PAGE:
Friday, April 26, 2013

Holding Hands

                                                 I. Far From the Tree:

For a variety of reasons, it wasn’t until my second year of college – when I fell in with a diverse bunch of women from intact families who remain among my closest friends - that I realized that many families are happy ones. Oh, I don’t mean perfect, but…in the balance…happy.

In retrospect, in a very real way it was I who caused the unhappiness in my family unit. Perhaps if they’d had the knowledge we now have around neurological diversity and Asperger’s syndrome (I know, I know, autism spectrum disorders), they’d’ve coped better with my obsessions, my ideas about justice and fairness, my literality and hypersensitivity.

My teen obsession with King Arthur, Queen Guinevere and the Lady Morgan le Fay made me think I lived not just with the wrong family but in the wrong era. What I saw as truth, honor and nobility was called “judgmental” or “black and white thinking.” I informatively let my family know, on the regular, what I thought of their [normal, neurotypical] values.

With more knowledge of differences my family might’ve known how to address my deep feelings of betrayal at the alarmingly wide variety of turns of events that felt to me like lies and injustice:  if people didn’t do just what they said they would, or bent the truth, or acted unfairly, or didn’t get the right consequences for misbehavior I was devastated. But they didn’t, and we weren’t – happy.

We weren’t a natural match.

By now, most of us in my family have figured most of this stuff out [Hi mom! Not your fault! Different era!], but as Andrew Solomon shows at length in Far From the Tree: Parents, Children and the Search for Identity, families with major internal differences struggle to accept and understand each other.

Which brings me to my daughter. I habitually find myself thinking as to how we’d be one of those normal (-ish) happy families if only Z would just stop acting out.

Having been the “problem” in my family, I never want my daughter to feel that way – consciously or unconsciously.  I am sure she does, though. Here is one little way I am trying to change that.

II. Holding hands in the past:

Typically, we’d be walking along and Z would grab my hand in what felt like a slightly aggressive way (maybe I’d be holding a bag or package, or have my hands clenched together for warmth, or in my pockets), because she’d decided she wanted to hold hands - pronto.

Then I, wanting to be a good therapeutic parent, wanting not to be manipulated (because that makes children with reactive attachment disorders feel scared, out of control and obligated to get even more manipulative), would remove my hand from hers.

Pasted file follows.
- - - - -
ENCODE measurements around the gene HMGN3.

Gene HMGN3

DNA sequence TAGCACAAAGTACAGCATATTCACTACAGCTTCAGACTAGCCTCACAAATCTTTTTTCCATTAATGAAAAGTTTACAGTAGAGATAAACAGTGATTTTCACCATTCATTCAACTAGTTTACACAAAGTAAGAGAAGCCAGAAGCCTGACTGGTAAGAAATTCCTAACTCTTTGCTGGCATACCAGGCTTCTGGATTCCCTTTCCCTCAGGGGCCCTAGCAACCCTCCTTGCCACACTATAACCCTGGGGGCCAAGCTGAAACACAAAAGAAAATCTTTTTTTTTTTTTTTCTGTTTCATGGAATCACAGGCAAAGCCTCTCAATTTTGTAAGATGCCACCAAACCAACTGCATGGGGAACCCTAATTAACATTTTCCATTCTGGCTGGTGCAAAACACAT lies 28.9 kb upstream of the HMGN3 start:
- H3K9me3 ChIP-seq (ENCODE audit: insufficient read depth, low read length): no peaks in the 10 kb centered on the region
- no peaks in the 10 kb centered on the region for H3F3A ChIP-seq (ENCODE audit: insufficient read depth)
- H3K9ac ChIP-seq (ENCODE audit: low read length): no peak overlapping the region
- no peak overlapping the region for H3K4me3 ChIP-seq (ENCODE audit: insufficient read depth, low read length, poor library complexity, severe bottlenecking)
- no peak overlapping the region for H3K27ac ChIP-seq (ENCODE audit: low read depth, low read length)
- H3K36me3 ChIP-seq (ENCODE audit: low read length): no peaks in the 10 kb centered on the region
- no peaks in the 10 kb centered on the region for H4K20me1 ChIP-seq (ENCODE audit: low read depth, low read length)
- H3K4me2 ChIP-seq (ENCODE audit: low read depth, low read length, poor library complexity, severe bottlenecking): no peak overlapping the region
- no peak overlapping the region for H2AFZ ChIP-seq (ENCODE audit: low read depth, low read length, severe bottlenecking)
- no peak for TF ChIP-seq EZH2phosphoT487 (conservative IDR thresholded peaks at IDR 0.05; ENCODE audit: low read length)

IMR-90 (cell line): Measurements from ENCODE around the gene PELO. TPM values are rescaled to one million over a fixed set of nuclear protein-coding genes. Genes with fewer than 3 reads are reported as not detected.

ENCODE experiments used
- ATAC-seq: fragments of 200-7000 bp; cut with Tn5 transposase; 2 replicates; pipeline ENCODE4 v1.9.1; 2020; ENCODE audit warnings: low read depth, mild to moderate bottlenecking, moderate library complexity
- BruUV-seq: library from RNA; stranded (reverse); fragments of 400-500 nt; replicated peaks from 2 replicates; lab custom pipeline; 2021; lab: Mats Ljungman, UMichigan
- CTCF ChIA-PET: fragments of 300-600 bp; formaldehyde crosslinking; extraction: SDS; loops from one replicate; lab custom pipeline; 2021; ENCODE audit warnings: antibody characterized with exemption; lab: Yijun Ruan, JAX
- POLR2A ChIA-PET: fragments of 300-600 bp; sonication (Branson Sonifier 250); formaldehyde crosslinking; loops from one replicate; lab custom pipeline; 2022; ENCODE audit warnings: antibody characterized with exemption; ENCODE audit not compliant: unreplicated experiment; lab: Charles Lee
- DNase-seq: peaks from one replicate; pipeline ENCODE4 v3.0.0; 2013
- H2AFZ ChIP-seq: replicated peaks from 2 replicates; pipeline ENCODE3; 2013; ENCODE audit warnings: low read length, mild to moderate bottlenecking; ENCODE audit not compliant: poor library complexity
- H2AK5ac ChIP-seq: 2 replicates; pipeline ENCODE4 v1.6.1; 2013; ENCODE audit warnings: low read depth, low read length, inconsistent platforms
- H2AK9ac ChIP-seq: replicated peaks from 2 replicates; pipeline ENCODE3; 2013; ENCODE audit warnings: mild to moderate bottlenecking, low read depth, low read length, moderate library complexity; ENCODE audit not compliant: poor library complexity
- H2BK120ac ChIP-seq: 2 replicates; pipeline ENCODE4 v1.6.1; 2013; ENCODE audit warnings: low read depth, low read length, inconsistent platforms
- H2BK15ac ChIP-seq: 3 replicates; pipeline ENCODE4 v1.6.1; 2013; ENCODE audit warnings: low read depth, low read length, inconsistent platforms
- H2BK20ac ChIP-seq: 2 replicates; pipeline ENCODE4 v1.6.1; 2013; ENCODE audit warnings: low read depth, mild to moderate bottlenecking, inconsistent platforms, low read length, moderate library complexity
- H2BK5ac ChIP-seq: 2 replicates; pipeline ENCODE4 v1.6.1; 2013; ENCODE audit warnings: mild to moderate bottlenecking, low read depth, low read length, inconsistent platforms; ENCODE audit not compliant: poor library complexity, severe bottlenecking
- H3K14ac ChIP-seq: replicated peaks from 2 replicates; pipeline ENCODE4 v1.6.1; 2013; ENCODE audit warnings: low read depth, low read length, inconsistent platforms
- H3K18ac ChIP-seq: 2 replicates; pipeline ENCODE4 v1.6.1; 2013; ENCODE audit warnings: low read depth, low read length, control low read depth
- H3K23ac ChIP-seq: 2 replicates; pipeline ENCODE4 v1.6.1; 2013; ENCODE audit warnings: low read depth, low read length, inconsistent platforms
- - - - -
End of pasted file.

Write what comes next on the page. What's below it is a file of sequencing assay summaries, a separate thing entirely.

After awhile, I would take her hand back, in an effort to show her both who was in control and that I was happy to hold her hand. 

That was our sad little pattern. It felt pathetic, like I was/we were circumventing “natural” love and interaction with a series of control-related scenes, vignettes of mini-failures of affection.

We went along like this nigh on a couple of years ‘til I finally had a bright idea…

Solution? Grab her hand first.


III. Holding hands now:

The funny thing is, the more loving I am able to act in our relationship --  in this case essentially via pre-empting Z’s demands -- the more I feel…loving!

As with my revolutionary (to me) hand-holding paradigm-shift, this loving-revelation might be a real “duh” sort of insight for some, but for this Full Spectrum parent very little is obvious. So much interaction is attributed to what feels instinctive, or comes “naturally,” yet I don’t believe in my heart that such reactions are based merely on genetic relatedness – or the lack thereof.

And another thing: People often assume I know what the “difference “ is between how one feels about a child who was adopted and a child who is biologically ones “own.”*

I don’t.

How can one distinguish between the love one feels for one’s children except insofar as it relates to that child, that person, as him- or her-self? I love each child with my whole heart, as anyone loves anyone they truly love…

What I do know: it’s challenging to parent children with autism and children with attachment disorders for very, very different reasons. It definitely makes you feel ALL the feelings.

As to the rest, there are only more questions: What if my child who was adopted had autism (somewhat similar to me) and my biological child had an attachment disorder (relatively dissimilar to me)? Would I still have the same reactions - the same instinctive understanding and empathy with G’s autism; the same chagrin and desperation around Z’s attachment disorder?

For clues, I look at the way people react to each.

With G, some children are cruel, or merely “tolerant;” the occasional adult is an ignorant so-and-so; mostly, once people get to know him, they see his huge heart and adore him.

I see that some of Z’s peers are intimidated by her; but most charmable humans are charmed by her and, eventually, yes, adore her. 

As the major players in Z and G’s lives know, spend a lot of time with either child and you will encounter exasperation. The more attached Z becomes, the more she may test that connection; and G's listening and focusing skills are "developing at this time" (as they say on Vermont report cards). Chances are the adoration will continue apace. Plus, occasional exasperation with children is…normal, right?